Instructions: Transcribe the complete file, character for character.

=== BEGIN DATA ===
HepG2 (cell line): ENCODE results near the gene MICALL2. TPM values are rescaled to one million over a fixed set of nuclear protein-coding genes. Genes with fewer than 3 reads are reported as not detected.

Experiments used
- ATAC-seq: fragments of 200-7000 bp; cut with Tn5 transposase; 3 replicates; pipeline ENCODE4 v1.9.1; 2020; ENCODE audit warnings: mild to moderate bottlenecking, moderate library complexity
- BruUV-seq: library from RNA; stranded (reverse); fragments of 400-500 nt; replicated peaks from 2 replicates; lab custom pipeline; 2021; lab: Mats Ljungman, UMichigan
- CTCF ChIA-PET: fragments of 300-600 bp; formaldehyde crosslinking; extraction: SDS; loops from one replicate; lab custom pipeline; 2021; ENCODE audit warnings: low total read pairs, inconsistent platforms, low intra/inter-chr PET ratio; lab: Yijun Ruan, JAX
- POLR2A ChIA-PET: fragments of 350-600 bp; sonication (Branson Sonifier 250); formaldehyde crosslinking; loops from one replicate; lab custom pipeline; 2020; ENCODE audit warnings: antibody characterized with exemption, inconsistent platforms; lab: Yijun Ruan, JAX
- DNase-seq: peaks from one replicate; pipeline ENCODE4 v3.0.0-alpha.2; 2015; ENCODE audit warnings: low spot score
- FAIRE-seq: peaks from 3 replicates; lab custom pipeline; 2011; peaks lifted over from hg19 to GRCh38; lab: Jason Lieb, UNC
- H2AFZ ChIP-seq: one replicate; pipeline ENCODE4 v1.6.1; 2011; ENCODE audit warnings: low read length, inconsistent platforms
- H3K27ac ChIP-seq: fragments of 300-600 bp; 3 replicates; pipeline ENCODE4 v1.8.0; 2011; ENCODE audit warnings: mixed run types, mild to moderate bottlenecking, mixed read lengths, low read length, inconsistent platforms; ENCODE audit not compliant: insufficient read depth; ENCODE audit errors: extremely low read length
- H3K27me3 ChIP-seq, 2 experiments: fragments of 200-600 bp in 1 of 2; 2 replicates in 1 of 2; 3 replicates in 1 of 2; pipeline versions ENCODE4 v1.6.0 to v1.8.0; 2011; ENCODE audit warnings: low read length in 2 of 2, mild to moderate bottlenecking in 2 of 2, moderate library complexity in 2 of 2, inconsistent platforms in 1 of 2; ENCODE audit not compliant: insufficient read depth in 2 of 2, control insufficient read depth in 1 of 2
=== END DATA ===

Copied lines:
HepG2 (cell line): ENCODE results near the gene MICALL2. TPM values are rescaled to one million over a fixed set of nuclear protein-coding genes. Genes with fewer than 3 reads are reported as not detected.

Experiments used
- ATAC-seq: fragments of 200-7000 bp; cut with Tn5 transposase; 3 replicates; pipeline ENCODE4 v1.9.1; 2020; ENCODE audit warnings: mild to moderate bottlenecking, moderate library complexity
- BruUV-seq: library from RNA; stranded (reverse); fragments of 400-500 nt; replicated peaks from 2 replicates; lab custom pipeline; 2021; lab: Mats Ljungman, UMichigan
- CTCF ChIA-PET: fragments of 300-600 bp; formaldehyde crosslinking; extraction: SDS; loops from one replicate; lab custom pipeline; 2021; ENCODE audit warnings: low total read pairs, inconsistent platforms, low intra/inter-chr PET ratio; lab: Yijun Ruan, JAX
- POLR2A ChIA-PET: fragments of 350-600 bp; sonication (Branson Sonifier 250); formaldehyde crosslinking; loops from one replicate; lab custom pipeline; 2020; ENCODE audit warnings: antibody characterized with exemption, inconsistent platforms; lab: Yijun Ruan, JAX
- DNase-seq: peaks from one replicate; pipeline ENCODE4 v3.0.0-alpha.2; 2015; ENCODE audit warnings: low spot score
- FAIRE-seq: peaks from 3 replicates; lab custom pipeline; 2011; peaks lifted over from hg19 to GRCh38; lab: Jason Lieb, UNC
- H2AFZ ChIP-seq: one replicate; pipeline ENCODE4 v1.6.1; 2011; ENCODE audit warnings: low read length, inconsistent platforms
- H3K27ac ChIP-seq: fragments of 300-600 bp; 3 replicates; pipeline ENCODE4 v1.8.0; 2011; ENCODE audit warnings: mixed run types, mild to moderate bottlenecking, mixed read lengths, low read length, inconsistent platforms; ENCODE audit not compliant: insufficient read depth; ENCODE audit errors: extremely low read length
- H3K27me3 ChIP-seq, 2 experiments: fragments of 200-600 bp in 1 of 2; 2 replicates in 1 of 2; 3 replicates in 1 of 2; pipeline versions ENCODE4 v1.6.0 to v1.8.0; 2011; ENCODE audit warnings: low read length in 2 of 2, mild to moderate bottlenecking in 2 of 2, moderate library complexity in 2 of 2, inconsistent platforms in 1 of 2; ENCODE audit not compliant: insufficient read depth in 2 of 2, control insufficient read depth in 1 of 2